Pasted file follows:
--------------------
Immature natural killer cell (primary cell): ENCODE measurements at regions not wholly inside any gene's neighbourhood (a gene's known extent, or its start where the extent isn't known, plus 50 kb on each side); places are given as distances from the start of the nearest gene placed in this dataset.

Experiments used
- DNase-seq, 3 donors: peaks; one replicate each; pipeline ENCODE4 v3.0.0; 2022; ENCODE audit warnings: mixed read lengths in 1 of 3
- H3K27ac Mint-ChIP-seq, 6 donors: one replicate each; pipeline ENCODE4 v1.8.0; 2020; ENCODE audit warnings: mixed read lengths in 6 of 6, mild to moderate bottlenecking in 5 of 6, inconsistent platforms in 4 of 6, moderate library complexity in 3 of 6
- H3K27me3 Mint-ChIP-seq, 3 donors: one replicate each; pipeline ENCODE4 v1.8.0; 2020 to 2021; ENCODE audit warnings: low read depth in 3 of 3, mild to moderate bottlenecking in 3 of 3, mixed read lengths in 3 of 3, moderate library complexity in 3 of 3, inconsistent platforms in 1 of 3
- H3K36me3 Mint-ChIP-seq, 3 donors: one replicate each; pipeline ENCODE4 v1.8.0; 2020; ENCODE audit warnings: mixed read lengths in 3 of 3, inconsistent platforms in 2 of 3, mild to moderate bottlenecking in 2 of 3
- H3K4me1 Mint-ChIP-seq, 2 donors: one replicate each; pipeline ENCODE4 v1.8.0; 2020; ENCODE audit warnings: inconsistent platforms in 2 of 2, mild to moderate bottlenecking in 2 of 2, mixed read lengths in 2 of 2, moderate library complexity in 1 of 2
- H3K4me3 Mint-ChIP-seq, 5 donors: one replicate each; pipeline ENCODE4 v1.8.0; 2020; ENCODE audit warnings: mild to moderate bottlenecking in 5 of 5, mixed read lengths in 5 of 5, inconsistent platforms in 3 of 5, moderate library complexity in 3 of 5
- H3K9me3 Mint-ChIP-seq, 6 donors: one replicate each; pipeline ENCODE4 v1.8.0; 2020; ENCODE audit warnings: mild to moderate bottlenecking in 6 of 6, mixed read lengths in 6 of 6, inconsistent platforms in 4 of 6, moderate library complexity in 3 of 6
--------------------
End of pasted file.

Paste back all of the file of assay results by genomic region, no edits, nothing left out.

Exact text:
Immature natural killer cell (primary cell): ENCODE measurements at regions not wholly inside any gene's neighbourhood (a gene's known extent, or its start where the extent isn't known, plus 50 kb on each side); places are given as distances from the start of the nearest gene placed in this dataset.

Experiments used
- DNase-seq, 3 donors: peaks; one replicate each; pipeline ENCODE4 v3.0.0; 2022; ENCODE audit warnings: mixed read lengths in 1 of 3
- H3K27ac Mint-ChIP-seq, 6 donors: one replicate each; pipeline ENCODE4 v1.8.0; 2020; ENCODE audit warnings: mixed read lengths in 6 of 6, mild to moderate bottlenecking in 5 of 6, inconsistent platforms in 4 of 6, moderate library complexity in 3 of 6
- H3K27me3 Mint-ChIP-seq, 3 donors: one replicate each; pipeline ENCODE4 v1.8.0; 2020 to 2021; ENCODE audit warnings: low read depth in 3 of 3, mild to moderate bottlenecking in 3 of 3, mixed read lengths in 3 of 3, moderate library complexity in 3 of 3, inconsistent platforms in 1 of 3
- H3K36me3 Mint-ChIP-seq, 3 donors: one replicate each; pipeline ENCODE4 v1.8.0; 2020; ENCODE audit warnings: mixed read lengths in 3 of 3, inconsistent platforms in 2 of 3, mild to moderate bottlenecking in 2 of 3
- H3K4me1 Mint-ChIP-seq, 2 donors: one replicate each; pipeline ENCODE4 v1.8.0; 2020; ENCODE audit warnings: inconsistent platforms in 2 of 2, mild to moderate bottlenecking in 2 of 2, mixed read lengths in 2 of 2, moderate library complexity in 1 of 2
- H3K4me3 Mint-ChIP-seq, 5 donors: one replicate each; pipeline ENCODE4 v1.8.0; 2020; ENCODE audit warnings: mild to moderate bottlenecking in 5 of 5, mixed read lengths in 5 of 5, inconsistent platforms in 3 of 5, moderate library complexity in 3 of 5
- H3K9me3 Mint-ChIP-seq, 6 donors: one replicate each; pipeline ENCODE4 v1.8.0; 2020; ENCODE audit warnings: mild to moderate bottlenecking in 6 of 6, mixed read lengths in 6 of 6, inconsistent platforms in 4 of 6, moderate library complexity in 3 of 6